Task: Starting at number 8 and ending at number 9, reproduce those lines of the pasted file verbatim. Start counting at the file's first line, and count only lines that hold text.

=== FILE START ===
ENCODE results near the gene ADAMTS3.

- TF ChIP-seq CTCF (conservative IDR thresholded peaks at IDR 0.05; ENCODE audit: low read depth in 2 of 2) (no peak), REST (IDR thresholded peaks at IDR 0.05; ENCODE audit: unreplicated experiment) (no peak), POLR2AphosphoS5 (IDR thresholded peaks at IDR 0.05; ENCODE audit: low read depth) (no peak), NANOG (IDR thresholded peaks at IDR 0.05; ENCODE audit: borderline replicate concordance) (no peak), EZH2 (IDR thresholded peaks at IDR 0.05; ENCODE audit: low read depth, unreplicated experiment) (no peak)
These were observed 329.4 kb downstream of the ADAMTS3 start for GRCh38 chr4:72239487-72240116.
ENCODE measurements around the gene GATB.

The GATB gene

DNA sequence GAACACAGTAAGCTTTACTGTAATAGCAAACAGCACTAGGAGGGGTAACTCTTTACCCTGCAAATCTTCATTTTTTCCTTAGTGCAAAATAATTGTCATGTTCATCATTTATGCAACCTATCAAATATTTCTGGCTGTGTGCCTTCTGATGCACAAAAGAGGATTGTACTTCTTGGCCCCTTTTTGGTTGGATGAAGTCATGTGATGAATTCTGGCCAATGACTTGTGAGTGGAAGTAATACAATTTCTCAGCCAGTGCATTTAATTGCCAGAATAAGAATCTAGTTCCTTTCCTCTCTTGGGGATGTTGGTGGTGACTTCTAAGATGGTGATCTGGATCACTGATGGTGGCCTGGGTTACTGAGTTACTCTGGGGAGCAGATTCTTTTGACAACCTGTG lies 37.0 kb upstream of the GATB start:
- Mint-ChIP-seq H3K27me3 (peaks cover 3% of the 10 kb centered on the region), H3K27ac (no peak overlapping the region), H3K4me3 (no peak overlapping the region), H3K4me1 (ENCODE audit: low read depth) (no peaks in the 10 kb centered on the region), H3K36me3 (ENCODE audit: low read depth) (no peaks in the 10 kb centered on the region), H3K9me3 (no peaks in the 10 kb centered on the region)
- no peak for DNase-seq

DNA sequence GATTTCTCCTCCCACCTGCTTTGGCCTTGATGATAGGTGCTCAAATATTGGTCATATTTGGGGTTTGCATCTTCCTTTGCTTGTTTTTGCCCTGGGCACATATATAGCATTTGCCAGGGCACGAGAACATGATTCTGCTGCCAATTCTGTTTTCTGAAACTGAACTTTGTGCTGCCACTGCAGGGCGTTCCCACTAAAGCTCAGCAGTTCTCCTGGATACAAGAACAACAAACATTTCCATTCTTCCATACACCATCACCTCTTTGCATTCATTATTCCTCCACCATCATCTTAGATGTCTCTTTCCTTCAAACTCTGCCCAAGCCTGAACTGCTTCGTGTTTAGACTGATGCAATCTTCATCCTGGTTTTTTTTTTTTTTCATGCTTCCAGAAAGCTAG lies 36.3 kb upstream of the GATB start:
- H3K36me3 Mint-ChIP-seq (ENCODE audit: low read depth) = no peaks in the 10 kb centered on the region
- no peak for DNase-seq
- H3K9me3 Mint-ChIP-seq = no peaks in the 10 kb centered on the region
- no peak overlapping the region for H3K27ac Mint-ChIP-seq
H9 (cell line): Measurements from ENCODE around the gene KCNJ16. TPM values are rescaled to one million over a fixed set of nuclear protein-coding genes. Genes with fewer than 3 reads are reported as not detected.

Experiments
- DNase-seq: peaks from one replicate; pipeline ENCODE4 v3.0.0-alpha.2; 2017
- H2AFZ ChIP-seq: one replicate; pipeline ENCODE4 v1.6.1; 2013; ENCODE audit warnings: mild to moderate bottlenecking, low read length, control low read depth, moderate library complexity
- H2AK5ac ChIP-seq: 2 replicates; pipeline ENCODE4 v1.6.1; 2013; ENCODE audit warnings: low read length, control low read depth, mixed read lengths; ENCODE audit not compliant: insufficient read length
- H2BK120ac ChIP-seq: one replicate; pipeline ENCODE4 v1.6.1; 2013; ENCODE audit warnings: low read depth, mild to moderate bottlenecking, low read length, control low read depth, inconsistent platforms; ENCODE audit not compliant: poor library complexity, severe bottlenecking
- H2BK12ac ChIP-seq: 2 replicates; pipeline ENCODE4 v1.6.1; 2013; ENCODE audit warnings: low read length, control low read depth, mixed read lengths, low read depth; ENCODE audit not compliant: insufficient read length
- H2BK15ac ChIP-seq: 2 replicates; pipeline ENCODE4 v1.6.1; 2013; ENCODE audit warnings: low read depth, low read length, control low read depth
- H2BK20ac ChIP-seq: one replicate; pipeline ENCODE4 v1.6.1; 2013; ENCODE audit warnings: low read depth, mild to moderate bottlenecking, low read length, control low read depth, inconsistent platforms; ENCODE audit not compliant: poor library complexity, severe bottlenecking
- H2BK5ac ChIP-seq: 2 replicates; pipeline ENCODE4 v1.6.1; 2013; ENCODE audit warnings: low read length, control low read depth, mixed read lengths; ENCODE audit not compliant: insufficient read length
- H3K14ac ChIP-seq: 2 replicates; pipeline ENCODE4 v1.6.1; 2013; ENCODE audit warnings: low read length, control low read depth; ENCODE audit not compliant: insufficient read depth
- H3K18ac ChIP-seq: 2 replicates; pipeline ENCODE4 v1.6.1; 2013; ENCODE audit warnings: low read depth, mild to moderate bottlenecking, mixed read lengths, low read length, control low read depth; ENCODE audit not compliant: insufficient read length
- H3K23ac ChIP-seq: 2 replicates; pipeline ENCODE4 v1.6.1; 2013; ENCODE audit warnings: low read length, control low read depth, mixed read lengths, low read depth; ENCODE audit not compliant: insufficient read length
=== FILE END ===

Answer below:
- no peak for DNase-seq

DNA sequence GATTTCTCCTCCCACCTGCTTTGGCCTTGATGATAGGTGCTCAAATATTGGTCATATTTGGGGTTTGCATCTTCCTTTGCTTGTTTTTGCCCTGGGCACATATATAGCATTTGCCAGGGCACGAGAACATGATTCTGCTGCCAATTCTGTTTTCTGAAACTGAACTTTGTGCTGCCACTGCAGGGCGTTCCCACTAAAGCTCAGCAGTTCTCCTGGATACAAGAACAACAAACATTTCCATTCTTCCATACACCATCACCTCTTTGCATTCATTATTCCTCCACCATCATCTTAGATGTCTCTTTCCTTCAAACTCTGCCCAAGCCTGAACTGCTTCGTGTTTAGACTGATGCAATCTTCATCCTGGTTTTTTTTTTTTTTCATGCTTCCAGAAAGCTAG lies 36.3 kb upstream of the GATB start: